Posted inDesign, Transportation design
Telephone+81 3 6823 6055
|Project Name||guntû||Posted in||Design, Transportation design||Location||
|Telephone||+81 3 6823 6055||Rooms||19||Visit Website||guntu.jp|
There is a new way to visit Japan's Seto Inland Sea, one that requires a taste for luxury with a flair for adventure - the luxury floating hotel, Guntû. The 81.2 meter long, 38 passenger, 46 crew-member ship set sail in October 2017, departing from Bella Vista Marina in Onomichi City, travelling around a very scenic route along the Chugoku and Shikoku coastlines facing the Seto Inland Sea, before returning to the Bella Vista Marina. It is owned by Setouchi Cruise, Inc. and promises that, "the experience aboard will include small moments of quiet enjoyment as well as moments of dramatic exhilaration."
Designed by respected architect, Yasushi Horibe, the ship’s Japanese inn style accommodations are sure to please anyone that chooses to make one of 19 elegantly appointed passenger cabins their home for the duration of their 3 night, 2 night or 1 night stay. Ranging in size from 50 to 95 square meters, the cabins are sheathed in various, rich honey-colored woods - alder wood is used on the walls and ceilings, and ash wood on the floors. Guests feel totally encapsulated in comfort and are encouraged to kick off their shoes - as is customary in Japan - and make themselves at home. A home that allows them to pad barefoot along their private (Japanese cypress and walnut wood) patios and decks; enjoy the sauna or the treatment rooms; or savor a tea in the tearoom as they watch the rhythmic flow of the sea carrying them to their next location.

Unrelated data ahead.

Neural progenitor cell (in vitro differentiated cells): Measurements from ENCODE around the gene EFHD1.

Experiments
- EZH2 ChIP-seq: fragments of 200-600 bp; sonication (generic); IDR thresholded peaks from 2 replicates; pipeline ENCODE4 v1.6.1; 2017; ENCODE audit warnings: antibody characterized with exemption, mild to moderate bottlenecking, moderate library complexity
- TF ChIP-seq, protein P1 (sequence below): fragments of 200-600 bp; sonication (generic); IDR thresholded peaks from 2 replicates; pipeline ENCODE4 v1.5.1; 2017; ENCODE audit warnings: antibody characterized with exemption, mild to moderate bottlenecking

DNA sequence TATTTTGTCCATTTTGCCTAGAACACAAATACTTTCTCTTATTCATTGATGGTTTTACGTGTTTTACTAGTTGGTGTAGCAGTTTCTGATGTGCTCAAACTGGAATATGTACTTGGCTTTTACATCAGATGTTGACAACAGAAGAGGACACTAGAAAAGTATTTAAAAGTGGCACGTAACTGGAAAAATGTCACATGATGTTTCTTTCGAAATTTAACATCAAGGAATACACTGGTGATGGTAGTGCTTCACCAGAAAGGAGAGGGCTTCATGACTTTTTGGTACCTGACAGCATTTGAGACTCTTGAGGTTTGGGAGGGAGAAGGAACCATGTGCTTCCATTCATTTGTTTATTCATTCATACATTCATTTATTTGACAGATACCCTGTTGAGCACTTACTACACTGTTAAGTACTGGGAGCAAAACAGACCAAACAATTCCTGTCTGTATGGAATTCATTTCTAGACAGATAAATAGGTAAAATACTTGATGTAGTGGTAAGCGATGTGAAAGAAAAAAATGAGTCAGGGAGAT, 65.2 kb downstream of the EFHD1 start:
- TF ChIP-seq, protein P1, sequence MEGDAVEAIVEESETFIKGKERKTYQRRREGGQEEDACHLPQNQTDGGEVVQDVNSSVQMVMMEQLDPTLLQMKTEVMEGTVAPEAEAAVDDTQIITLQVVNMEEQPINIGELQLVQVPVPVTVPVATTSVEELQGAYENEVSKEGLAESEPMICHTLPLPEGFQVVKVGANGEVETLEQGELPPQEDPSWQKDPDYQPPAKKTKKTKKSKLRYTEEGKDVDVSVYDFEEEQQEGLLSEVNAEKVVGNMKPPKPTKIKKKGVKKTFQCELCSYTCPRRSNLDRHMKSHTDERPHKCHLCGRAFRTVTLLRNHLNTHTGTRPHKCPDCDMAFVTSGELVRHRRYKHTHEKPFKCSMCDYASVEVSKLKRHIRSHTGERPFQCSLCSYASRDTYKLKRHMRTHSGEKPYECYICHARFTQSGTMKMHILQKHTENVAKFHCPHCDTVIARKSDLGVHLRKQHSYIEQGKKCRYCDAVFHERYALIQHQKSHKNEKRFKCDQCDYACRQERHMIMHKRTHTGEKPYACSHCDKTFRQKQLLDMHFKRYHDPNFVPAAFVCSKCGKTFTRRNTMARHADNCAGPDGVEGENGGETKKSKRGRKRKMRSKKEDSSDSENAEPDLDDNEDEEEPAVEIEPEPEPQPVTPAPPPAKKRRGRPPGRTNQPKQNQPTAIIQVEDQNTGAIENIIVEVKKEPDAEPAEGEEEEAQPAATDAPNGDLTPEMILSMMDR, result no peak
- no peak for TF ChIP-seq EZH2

Mealtimes are a sacred ritual in this country, reflected not only in the careful consideration of the onboard menu which features a seasonal variety of dishes representative to the Setouchi area, prepared by master chefs, but also in the onboard restaurant's simple yet graceful décor. As with the cabins, the designer keeps furnishings minimal and allows for the use of beautiful natural wood on the walls, ceiling and floor to set the tone. The furnishings themselves are of the same wood and almost look as if they "blend in" with their surroundings.
For decorative trappings, bells and whistles aren't needed. And why would they be, when the passing views outside and the care and consideration paid to each guest inside the ship are more valuable? In fact, we can imagine that it might take some convincing for guests to disembark onto the ship’s tenders that arrive to take them to the various stops along their scheduled journeys. For what adventure could be greater than enjoying this beautiful ship itself?